Like many other regulatory agencies during the last two months, the Securities and Exchange Commission has shifted a large degree of its focus to rooting out fraud and misconduct related to the coronavirus pandemic. But that doesn’t mean other offenders are off the hook.
This article is from FRA's sister company, Compliance Week.
Steven Peikin, co-director of the SEC’s Enforcement Division, provided a look into the agency’s enforcement priorities during a keynote address at the Securities Enforcement Forum West 2020 on Tuesday. While the bulk of his speech focused on the actions of the SEC’s Coronavirus Steering Committee created in late March, Peikin’s wider message for the ethics and compliance community can be summed up as follows: The Enforcement Division is still continuing full steam ahead with its non-coronavirus enforcement efforts.
“Since the onset of the crisis, Division staff have been engaged in virtually every facet of our work—from opening new cases, to taking remote testimony, to having Wells meetings, to filing litigated and settled actions, and even conducting jury trials,” Peikin said. “… If we in the Division of Enforcement are to continue to fulfill our important responsibilities, we cannot effectively shut down our program by agreeing to a blanket hiatus in investigations or litigation.”
Toward the beginning of the pandemic, when the United States was forced to react to a myriad of issues, including many affecting the public markets, SEC Commissioner Allison Herren Lee suggested that the agency “should proceed with great caution in considering whether to take regulatory action outside of that called for by the current dire and pressing public health crisis.” Around that time, the SEC issued multiple forms of guidance and offered relief in some areas, but at no point has it stopped its usual enforcement duties.
In fact, the Enforcement Division has had to deal with increased volume on the investigative front. Since mid-March, Division staff has triaged more than 4,000 tips, complaints, and referrals, a 35 percent increase over the same period last year, Peikin said. In that same period, it has opened hundreds of new investigations, many related to COVID-19, but many in other traditional areas.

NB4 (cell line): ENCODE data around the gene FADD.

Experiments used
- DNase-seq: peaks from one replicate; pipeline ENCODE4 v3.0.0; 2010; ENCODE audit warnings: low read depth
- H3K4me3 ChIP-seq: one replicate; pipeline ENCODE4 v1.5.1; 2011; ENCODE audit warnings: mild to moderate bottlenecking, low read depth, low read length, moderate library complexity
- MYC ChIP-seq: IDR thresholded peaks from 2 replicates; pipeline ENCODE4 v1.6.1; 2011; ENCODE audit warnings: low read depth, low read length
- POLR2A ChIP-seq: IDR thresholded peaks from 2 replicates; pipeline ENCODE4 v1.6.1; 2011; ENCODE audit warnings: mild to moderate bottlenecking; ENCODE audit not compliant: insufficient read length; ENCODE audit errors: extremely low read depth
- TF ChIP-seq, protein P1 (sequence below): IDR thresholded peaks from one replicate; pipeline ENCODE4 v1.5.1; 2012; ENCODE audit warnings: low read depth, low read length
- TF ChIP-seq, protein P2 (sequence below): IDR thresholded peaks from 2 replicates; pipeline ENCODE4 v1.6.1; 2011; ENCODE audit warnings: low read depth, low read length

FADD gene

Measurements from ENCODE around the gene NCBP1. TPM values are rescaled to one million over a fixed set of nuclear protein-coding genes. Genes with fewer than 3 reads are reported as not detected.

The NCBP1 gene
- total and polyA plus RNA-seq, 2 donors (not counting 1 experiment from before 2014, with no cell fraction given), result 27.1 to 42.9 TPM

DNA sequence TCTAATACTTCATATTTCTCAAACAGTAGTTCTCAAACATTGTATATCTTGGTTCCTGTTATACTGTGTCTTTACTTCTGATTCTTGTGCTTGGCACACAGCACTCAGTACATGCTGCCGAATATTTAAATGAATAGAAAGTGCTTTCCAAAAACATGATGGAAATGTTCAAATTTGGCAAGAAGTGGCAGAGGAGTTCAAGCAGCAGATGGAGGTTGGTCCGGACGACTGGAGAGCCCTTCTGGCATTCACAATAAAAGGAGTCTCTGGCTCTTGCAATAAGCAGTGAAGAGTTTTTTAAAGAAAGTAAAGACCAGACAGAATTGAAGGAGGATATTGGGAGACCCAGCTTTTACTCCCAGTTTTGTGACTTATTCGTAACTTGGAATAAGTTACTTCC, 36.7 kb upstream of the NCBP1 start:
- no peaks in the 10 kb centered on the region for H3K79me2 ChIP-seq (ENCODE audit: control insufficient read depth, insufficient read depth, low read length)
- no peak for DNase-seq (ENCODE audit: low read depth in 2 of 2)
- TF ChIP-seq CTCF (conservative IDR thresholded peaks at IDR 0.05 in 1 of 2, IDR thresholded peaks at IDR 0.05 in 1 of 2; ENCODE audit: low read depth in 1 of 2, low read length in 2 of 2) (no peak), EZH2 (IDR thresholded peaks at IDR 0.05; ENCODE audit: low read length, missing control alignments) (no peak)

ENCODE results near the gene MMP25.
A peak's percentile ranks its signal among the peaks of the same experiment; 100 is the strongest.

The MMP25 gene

Tasked with addressing pandemic-related coordination is the Coronavirus Steering Committee, which was formed by Peikin and fellow Co-Director Stephanie Avakian and is comprised of approximately two dozen leaders from across the Division. Peikin said the committee’s mandate is to proactively identify and monitor areas of potential misconduct; ensure appropriate allocation of resources; avoid duplication of efforts; coordinate responses as appropriate with other state and federal agencies; and ensure consistency in the manner in which Division staff address coronavirus-related matters.
In his remarks, Peikin discussed a handful of specific areas of coronavirus enforcement focus:
Microcap fraud. The committee is coordinating with the Division’s Microcap Fraud Task Force and Office of Market Intelligence to “rapidly gather and analyze market intelligence in the microcap space and to quickly triage matters for potential trading suspensions or enforcement actions,” Peikin said.
Insider trading and market manipulation. The dynamic and volatile markets caused by COVID-19 “provide increased opportunities for insider trading and market manipulation,” Peikin added. “To detect such misconduct, the Steering Committee is working with the Division’s Market Abuse Unit to monitor trading activity around announcements made by issuers in industries particularly impacted by COVID-19 and to identify other suspicious market movements for possible manipulation.”
Financial statement and issuer disclosure frauds. “Recognizing that the economic impacts of any downturn may vary across different industries and sectors, the Steering Committee has developed a systematic process to review public filings from issuers in highly impacted industries, with a focus on identifying disclosures that appear to be significantly out of step with others in the same industry,” Peikin said. “We are also looking for disclosures, impairments, or valuations that may attempt to disguise previously undisclosed problems or weaknesses as coronavirus-related.”
Misconduct affecting regulated entities and individuals. In conjunction with the Division’s Asset Management Unit, the committee is monitoring the investment adviser and investment company space “for failures to honor redemption requests at both private funds and registered investment companies, which could indicate an underlying issue,” Peikin said. “The Steering Committee is working with our Complex Financial Instruments Unit to monitor the impact of the crisis on the performance of complex structured products and to identify possible improper marketing and sale of such products to retail investors.”
Peikin affirmed coronavirus-related matters remain a “top priority” for the Division and the Commission. He noted staff has been directed to work with counsel and others to reach reasonable accommodations wherever possible. That said, Peikin added, “Our other priorities also remain in place, and our many hundreds of investigations and litigations remain ongoing.”